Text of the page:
Financial innovation and partnerships for improved sanitation in Kenya

18 August 2023

Access to micro-loans can be vital for people to achieve improved sanitation in Kenya. This blog looks at FINISH INK’s recent work in Kenya engaging with financial institutions to provide access to micro-loans for improved sanitation for people with low-income or who are marginalized. It also highlights the challenges faced with loan issuance and the impact of financial inclusion on the programme.

What does FINISH INK offer in Kenya?

The FINISH (Financial Inclusion Improves Sanitation & Health) Mondial programme is a public-private partnership between WASTE and Amref Flying Doctors Netherlands. FINISH INK is one of the implementing partners of the programme in Kenya. Their approach is to prioritise financial inclusion for improved sanitation and health by generating client centered demand for improved and safe sanitation. The main goal is to contribute to healthier and economically empowered communities by 2030.

FINISH INK creates access to financial services (financial literacy, micro-savings, micro-credit) for the purchase and installment of water, sanitation and hygiene (WASH) facilities for households and communities. They also help sanitation entrepreneurs access credit to start and expand their WASH businesses. WASH micro-loans are a product that many Micro-Finance Institutions (MFIs) in Kenya shy away from as they are often perceived as too risky, or MFIs are unfamiliar with them.  Micro-loans are, however, central to FINISH INK’s approach: they work with both Savings and Credit Co-operatives (SACCOs) and MFIs to provide access to financial services to low-income and marginalized people.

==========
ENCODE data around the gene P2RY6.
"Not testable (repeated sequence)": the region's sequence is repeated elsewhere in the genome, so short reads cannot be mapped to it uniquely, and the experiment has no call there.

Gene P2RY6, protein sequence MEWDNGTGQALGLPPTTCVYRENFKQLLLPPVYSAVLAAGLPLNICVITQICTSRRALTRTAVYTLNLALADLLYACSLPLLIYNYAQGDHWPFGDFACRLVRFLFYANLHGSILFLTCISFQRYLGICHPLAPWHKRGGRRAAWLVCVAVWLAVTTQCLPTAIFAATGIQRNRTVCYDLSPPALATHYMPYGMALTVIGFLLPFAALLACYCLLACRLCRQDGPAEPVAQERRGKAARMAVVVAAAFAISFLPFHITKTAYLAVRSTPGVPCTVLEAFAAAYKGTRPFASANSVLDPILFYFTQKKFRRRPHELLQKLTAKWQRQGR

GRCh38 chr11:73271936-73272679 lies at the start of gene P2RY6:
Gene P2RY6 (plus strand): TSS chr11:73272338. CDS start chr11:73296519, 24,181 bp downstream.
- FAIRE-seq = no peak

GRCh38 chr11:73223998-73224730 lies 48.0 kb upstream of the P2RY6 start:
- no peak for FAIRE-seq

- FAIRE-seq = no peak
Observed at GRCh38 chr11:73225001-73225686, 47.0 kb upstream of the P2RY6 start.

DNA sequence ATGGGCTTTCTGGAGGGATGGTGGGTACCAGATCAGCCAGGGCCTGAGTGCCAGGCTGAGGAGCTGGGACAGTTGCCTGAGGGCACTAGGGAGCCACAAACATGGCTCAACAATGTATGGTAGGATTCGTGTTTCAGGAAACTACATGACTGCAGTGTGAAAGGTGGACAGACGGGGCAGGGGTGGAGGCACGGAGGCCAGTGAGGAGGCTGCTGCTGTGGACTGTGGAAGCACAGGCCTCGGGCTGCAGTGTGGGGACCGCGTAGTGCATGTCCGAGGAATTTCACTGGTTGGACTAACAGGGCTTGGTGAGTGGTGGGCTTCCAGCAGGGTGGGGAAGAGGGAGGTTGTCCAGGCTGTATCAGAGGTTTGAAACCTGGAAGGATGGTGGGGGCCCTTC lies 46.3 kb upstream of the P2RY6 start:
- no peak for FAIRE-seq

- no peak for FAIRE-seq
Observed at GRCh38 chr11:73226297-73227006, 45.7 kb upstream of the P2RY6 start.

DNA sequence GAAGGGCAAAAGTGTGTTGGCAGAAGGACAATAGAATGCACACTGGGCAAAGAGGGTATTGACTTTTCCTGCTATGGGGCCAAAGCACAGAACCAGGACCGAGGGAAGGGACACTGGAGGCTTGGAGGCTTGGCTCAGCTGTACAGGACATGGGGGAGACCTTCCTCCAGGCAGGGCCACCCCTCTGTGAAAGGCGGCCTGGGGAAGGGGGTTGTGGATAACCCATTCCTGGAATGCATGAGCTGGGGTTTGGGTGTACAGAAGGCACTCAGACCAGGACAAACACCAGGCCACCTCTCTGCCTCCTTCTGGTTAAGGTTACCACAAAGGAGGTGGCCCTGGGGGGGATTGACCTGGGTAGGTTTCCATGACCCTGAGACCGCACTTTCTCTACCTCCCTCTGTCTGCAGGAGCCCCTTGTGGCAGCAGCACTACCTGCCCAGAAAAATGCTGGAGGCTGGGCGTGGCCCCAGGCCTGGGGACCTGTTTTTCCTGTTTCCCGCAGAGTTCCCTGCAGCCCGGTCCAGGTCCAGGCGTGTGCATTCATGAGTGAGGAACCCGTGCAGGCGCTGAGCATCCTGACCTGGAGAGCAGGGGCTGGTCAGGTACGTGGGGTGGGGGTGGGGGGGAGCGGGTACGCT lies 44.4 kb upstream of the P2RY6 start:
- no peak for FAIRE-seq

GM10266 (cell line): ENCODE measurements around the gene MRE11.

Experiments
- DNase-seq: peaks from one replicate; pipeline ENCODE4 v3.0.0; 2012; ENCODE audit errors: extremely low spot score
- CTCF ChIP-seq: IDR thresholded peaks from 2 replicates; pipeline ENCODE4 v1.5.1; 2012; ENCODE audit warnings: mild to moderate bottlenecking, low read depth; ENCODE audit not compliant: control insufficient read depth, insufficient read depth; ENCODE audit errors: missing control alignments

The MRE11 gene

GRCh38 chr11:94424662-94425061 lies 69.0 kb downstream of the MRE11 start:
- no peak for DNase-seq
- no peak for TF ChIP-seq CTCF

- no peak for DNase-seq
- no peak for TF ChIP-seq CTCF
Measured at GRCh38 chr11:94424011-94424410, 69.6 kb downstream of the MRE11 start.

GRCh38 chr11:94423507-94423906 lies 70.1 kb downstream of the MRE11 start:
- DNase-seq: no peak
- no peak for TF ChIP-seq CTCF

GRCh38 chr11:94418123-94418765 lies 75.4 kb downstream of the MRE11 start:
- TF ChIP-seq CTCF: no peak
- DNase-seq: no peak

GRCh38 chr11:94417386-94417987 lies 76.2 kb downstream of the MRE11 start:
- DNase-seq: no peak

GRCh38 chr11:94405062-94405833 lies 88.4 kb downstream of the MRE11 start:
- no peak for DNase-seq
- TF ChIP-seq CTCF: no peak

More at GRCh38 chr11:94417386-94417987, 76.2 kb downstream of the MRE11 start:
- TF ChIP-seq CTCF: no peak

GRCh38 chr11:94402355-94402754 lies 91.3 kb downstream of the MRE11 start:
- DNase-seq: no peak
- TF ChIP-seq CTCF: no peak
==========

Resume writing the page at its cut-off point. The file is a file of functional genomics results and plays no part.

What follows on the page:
(In Kenya SACCOS are private or cooperative financial intermediaries where membership is open and voluntary. MFIs are also designed to provide financial services to low-income people but are entities funded by external loans, grants, or investors. Learn more about the difference between SACCOs and MFIs here)

Empowering self-help groups (chamas) to grow their sanitation businesses.

As part of their efforts to foster financial inclusion, FINISH INK approaches community self-help groups (known as chamas in Kenya) that are already engaged in providing sanitation services and empowers them to create sustainable social sanitation businesses through:

  • Financial literacy training,
  • Business training,
  • Acquisition of sanitation loans.

The chamas (or individuals within them) are encouraged to register and save with specific financial institutions within their reach. SACCOs are one of the common financial institutions engaged. By saving with a specific SACCO, chamas (or individuals) can then qualify for loans up to 3 times their savings within a certain period as per the SACCOs terms and conditions. A client assessment is done, and the loan is only issued when the following is ascertained:

  • Character of the client (e.g., willingness and commitment to pay),
  • Capacity to pay back the loan(capability),
  • Capital (client’s investment and potential loss),
  • Conditions (factors likely to affect client’s business or their sources of income) and
  • Collateral (security).
Reflecting on ten years of progress

At inception, the project had two financial partners: Sidian Bank (formerly K-Rep bank) and Family Bank which aimed to serve the implementing counties which were Kilifi and Busia. In 2016, the project partners incorporated an additional financial partner Imarika SACCO which largely served Kilifi County.

Over the past seven years, FINISH INK has expanded to 9 counties: Meru, Tharaka Nithi, Embu, Kitui, Nakuru, Homabay, Siaya, Kisumu and Migori. Additional financial institutions have also been onboarded to serve these counties including: Faulu Microfinance Bank, BIMAS Microfinance Ltd, Centenary SACCO and Meru County Microfinance. MFIs and SACCOs have proven efficient as they are more localized and serve both the rural and urban population. Additionally, they can customize their products based on the local needs thus serving the financial inclusion need.

Sanitation trainings for SACCOS and MFIs

Initially, financial institutions focused mainly on providing services based on savings and loans to their clients. Currently, the FINISH INK prioritizes providing financial partners with training on WASH for them to better understand the sector as they move into providing sanitation finance. The training is done in 2 categories: top management and operational level.